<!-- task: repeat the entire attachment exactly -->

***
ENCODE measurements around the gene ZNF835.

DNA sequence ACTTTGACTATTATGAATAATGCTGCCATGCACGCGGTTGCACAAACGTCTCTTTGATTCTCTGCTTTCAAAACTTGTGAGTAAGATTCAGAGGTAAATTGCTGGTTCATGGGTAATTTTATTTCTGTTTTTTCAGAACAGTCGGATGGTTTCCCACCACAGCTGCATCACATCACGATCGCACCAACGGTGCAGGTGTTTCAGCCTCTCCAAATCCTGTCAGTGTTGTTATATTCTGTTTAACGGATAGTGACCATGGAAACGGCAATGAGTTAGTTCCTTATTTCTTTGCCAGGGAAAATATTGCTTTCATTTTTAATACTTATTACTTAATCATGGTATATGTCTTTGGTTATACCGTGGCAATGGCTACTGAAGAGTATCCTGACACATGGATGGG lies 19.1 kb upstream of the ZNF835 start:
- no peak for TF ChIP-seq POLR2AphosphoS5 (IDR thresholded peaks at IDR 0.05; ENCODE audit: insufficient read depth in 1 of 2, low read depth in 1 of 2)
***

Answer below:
ENCODE measurements around the gene ZNF835.

DNA sequence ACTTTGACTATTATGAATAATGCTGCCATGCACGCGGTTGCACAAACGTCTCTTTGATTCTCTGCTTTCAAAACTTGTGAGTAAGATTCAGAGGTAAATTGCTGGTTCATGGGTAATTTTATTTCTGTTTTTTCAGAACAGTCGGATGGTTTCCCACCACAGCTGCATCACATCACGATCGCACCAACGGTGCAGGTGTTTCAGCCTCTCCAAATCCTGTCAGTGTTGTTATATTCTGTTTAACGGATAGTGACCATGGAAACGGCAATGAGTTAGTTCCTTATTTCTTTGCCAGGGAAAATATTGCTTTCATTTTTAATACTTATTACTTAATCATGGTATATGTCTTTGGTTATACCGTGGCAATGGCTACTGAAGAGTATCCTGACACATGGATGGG lies 19.1 kb upstream of the ZNF835 start:
- no peak for TF ChIP-seq POLR2AphosphoS5 (IDR thresholded peaks at IDR 0.05; ENCODE audit: insufficient read depth in 1 of 2, low read depth in 1 of 2)